The poor old lady had been through a lot in recent years. Cancer had treated her harshly, and had spread through major organ systems, her liver, lung, and most of the bones in her body. A cruel disease that robbed her of her independence, and dignity. The years that she had the cancer had been relentless, multiple lines of treatment including chemotherapy, radiotherapy, targeted therapy. Despite all of them the cancer continued to progress, to cause havoc, and to ravage her body, and eventually her mind.
The past month had been the worst time of all. Her final decline started with a fall, it was not clear why she fell but she ended up fracturing her wrist. A painful injury that caused her to cry in agony. Her lower arm was placed in a cast for comfort and to give it the best chance to heal. Three days later she fell again, with her other hand outstretched, causing another wrist fracture. Two forearms were now encased by fibre-glass casts. This rendered her unable to wipe her bottom or wash herself. Increasingly dependent she had trouble feeding herself, the casts were of the light weight sort, but when your illness has stolen away precious muscle, the additional weight made brushing her teeth impossible.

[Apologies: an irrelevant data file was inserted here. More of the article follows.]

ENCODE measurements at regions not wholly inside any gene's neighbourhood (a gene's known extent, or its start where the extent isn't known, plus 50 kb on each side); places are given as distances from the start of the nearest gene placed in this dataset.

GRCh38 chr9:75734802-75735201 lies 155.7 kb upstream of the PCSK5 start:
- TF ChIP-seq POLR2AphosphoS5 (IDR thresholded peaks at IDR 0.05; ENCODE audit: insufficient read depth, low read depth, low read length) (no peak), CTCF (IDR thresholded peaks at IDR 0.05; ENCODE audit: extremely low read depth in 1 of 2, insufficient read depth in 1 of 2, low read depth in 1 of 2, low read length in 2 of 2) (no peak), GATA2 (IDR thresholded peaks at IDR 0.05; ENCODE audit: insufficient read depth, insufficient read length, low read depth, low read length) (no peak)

Pain was not controlled well, and this led to great distress for her family. Her daughter a nurse tried her best to advocate for her mother, but the staff at the residential care facility were unable to respond appropriately to mother’s needs. A truly stressful time for the family. Visits from her elderly husband were also difficult as he was deeply lost in his personal black forest of dementia. He couldn’t express himself well any more but could sense that his wife was unwell, and he was trying to help but this only created extra distress for patient and family.
Things were tough enough already, then the nausea and vomiting started, as soon as the bowel motions had stopped. In complete bowel obstruction. The acceleration at the end of life in all its awful glory. Nature was trying to take her away, she became sleepier and less responsive. Progressively more unwell, and in greater distress and suffering. There was only so much a body could take.
Admitted into hospice for end of life care. A last ditch trial of medication to see if it would help, but this was thought to be unlikely. The concern I had was that our treatments were no longer prolonging life, but were actually prolonging dying, and the suffering that it wrought. I talked about wanting to do the right thing by our patient. To not let her suffer any longer than necessary. “That’s what she would want too,” she said that, “she had enough, and was ready to die.”
Active treatments were discontinued, and our patient would be for comfort cares only. The nurse was asked to let our staff do the caregiving, that it was important for her to be family. “Tell your mum what you need to, she can hear you but might not be able to respond. Keep on loving her. We’re going to get mum through this, and get you all through this too. If there is anything that we can do for you, please let us know. “